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Clendenon, 1969 World Series MVP, dead at 70

9/17/2005 - MLB

SIOUX FALLS, S.D. -- Donn Clendenon, the power-hitting first
baseman who was the most valuable player in the New York Mets' 1969
World Series victory, died Saturday after a long fight with
leukemia. He was 70.
A spokesman from the George Boom Funeral Home confirmed the
death.

Clendenon hit three home runs and had four RBI in the Mets'
five-game victory over the Baltimore Orioles. He hit .274 with 159
home runs and 682 RBI in 12 seasons in the major leagues with
Pittsburgh, Montreal, the Mets and St. Louis.
"He was a true gentleman and an integral part of the 1969 team.
We knew he had been sick a long time, and on behalf of the Wilpons
and the entire Mets organization we send our condolences to his
entire family," Mets spokesman Jay Horwitz said.
Clendenon spent his first eight seasons in the majors with
Pittsburgh, began the 1969 season with Montreal and joined the Mets
in a midseason deal.
"The one thing I remember was hearing that he could have been a
pro athlete in three different sports -- baseball, football or
basketball. He was that gifted of an athlete," former Pirates
pitcher Steve Blass said Saturday night. "He was a prototypical
first baseman. He was big with a big reach and gave you a big
target."
In the 1969 World Series, the Orioles were ahead 3-0 in Game 5
when Mets manager Gil Hodges emerged from the dugout to argue that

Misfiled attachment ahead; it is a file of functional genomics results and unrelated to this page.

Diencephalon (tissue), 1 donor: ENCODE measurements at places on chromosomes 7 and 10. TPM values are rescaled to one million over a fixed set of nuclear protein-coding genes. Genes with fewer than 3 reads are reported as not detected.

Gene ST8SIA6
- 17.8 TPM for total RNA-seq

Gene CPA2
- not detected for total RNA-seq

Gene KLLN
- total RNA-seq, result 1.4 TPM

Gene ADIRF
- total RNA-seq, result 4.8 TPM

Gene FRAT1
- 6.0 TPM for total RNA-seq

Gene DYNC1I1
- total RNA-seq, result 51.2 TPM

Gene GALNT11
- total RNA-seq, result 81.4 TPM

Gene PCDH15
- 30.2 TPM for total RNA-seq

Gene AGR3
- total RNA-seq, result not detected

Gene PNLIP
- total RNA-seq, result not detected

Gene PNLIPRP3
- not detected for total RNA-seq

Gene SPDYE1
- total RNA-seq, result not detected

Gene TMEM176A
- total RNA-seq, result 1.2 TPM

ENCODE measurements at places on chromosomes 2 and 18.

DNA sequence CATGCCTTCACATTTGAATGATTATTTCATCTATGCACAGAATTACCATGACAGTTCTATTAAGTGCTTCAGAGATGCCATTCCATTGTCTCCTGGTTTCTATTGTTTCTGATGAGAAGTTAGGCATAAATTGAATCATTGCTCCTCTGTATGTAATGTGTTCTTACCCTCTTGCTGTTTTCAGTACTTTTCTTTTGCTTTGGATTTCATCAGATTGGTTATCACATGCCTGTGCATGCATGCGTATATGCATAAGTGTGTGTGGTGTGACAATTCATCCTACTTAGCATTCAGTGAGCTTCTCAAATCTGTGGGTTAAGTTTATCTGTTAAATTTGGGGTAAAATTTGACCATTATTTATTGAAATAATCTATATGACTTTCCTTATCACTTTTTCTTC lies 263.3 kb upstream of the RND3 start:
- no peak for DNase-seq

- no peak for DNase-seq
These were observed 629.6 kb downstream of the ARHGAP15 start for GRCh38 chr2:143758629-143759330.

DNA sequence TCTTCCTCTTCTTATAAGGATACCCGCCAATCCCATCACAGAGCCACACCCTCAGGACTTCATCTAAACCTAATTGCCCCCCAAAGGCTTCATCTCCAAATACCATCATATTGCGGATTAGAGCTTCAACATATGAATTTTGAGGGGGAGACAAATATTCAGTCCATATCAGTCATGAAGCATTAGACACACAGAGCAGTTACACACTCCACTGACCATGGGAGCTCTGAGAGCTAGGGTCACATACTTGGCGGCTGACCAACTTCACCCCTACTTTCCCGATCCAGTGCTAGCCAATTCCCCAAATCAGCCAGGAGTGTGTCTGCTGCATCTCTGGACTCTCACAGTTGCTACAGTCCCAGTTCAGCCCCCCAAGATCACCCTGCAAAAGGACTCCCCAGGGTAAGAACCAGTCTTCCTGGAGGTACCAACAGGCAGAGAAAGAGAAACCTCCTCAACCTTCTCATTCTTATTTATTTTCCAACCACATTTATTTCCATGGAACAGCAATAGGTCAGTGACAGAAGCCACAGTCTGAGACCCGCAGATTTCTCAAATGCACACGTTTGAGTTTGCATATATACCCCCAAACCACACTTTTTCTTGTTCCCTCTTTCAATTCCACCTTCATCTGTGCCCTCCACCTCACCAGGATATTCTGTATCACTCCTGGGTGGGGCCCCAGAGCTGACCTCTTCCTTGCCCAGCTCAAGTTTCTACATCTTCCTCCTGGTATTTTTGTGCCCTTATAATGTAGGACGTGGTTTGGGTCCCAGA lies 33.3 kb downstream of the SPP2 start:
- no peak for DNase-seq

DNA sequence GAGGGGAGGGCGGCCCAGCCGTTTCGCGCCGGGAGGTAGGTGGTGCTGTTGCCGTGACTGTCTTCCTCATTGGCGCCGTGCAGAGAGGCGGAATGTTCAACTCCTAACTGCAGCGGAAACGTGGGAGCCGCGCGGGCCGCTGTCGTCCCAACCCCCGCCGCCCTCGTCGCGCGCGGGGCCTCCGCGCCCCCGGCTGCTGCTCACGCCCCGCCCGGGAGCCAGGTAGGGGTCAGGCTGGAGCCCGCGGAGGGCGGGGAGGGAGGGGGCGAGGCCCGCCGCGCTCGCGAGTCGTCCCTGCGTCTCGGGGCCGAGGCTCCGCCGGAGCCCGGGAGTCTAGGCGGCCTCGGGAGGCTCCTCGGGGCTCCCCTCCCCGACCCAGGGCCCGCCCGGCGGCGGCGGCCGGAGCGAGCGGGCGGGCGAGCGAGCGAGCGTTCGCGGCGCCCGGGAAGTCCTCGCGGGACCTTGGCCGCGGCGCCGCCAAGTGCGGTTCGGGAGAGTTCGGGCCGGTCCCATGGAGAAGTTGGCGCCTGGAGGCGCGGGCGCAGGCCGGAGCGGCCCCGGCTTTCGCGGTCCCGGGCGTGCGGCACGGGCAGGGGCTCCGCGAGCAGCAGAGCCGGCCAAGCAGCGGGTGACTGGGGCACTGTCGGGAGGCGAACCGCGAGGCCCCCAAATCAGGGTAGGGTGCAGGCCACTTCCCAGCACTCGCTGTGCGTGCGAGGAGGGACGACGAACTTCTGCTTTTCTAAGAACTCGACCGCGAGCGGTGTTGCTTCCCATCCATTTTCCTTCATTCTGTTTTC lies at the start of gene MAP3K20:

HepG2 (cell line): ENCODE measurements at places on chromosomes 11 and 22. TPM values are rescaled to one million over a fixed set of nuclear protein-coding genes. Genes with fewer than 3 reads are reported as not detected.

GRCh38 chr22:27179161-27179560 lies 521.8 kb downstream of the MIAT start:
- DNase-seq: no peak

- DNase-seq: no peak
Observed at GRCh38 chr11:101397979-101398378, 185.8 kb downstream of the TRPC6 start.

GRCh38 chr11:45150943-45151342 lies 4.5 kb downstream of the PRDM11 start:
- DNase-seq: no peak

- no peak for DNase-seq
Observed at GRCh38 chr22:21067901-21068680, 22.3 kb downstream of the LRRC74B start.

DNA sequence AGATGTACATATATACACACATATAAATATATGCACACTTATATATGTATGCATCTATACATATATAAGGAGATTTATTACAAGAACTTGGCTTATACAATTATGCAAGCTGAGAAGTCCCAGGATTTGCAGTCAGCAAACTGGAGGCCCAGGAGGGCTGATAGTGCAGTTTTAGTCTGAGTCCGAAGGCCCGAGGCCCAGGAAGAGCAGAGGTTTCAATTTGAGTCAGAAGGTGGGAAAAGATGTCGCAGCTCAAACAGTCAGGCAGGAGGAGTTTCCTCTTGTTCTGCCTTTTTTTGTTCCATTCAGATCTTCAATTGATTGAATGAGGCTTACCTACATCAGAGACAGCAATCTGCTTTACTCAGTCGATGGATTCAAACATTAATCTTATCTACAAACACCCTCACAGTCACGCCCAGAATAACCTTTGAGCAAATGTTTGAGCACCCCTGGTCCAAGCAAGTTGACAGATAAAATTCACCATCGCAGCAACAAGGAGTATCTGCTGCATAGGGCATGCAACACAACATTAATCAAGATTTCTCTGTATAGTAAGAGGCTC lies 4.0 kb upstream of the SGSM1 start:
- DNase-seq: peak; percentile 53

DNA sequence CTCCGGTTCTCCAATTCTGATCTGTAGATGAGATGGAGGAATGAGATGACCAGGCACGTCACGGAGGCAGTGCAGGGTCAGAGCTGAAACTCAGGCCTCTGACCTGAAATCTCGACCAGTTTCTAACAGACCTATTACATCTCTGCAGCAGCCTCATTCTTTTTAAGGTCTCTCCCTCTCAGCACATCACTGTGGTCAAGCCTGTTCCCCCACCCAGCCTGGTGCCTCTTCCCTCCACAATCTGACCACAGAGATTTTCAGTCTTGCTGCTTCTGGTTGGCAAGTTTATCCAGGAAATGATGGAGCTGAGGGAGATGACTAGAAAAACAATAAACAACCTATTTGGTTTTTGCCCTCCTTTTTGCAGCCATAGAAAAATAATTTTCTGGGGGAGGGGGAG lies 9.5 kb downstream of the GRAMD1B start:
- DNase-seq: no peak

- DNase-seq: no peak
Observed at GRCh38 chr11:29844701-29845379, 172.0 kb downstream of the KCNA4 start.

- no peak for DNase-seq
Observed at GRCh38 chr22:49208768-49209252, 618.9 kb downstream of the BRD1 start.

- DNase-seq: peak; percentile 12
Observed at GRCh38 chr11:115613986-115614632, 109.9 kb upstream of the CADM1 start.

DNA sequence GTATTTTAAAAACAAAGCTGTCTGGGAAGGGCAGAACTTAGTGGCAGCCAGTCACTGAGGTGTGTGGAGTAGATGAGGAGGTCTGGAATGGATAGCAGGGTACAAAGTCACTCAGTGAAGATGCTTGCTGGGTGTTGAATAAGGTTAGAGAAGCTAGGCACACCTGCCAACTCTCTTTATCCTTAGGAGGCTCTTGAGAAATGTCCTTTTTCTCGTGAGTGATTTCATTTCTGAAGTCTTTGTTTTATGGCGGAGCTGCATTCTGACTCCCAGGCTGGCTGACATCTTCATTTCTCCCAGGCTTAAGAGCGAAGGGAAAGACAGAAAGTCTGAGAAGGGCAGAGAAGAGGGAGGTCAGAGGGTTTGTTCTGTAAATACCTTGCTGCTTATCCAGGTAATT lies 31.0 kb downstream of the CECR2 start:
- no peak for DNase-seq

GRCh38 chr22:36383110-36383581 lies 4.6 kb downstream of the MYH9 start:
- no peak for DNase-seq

a ball thrown by Baltimore's Dave McNally hit Mets outfielder Cleon
Jones in the foot.
Hodges grabbed the shoe-polish smudged ball and proved that
Jones was indeed struck, setting the stage for Clendenon. The first
baseman stepped to the plate and hit a two-run homer, and the Mets
eventually went on to win 5-3.

"When we got him, we became a different team," said Bud
Harrelson, shortstop for the '69 Mets. "We never had a three-run
homer type of guy.

"He was always humble, never cocky. We were still young kids in
that era. He was a veteran that came in and made us better. When
you threw him into the mix with the rest of us, we became a
dangerous force. We knew we had a good team with him, but we didn't
know quite how good. Gil thought we were better than we were.

"He was the MVP -- a very dangerous player."

Clendenon recounted the 1969 season in his book, "Miracle In
New York," in which he also talked about growing up in Atlanta,
earning his law degree and battling drug addiction as he neared his
50s.
After retiring from baseball in 1972, Clendenon earned a law
degree and moved to Sioux Falls in the summer of 1987. He said in a
1987 interview that he worked at law firms in Washington, D.C., and
Chicago before "getting tired of the big cities."
Clendenon, born in Neosho, Mo., told The Associated Press in
1989 that he has used his varied experiences to help young people.
"I like working with kids," Clendenon said. "I've played
major league baseball, I'm a lawyer, I've had an education, I'm an
addict, so I can related to them."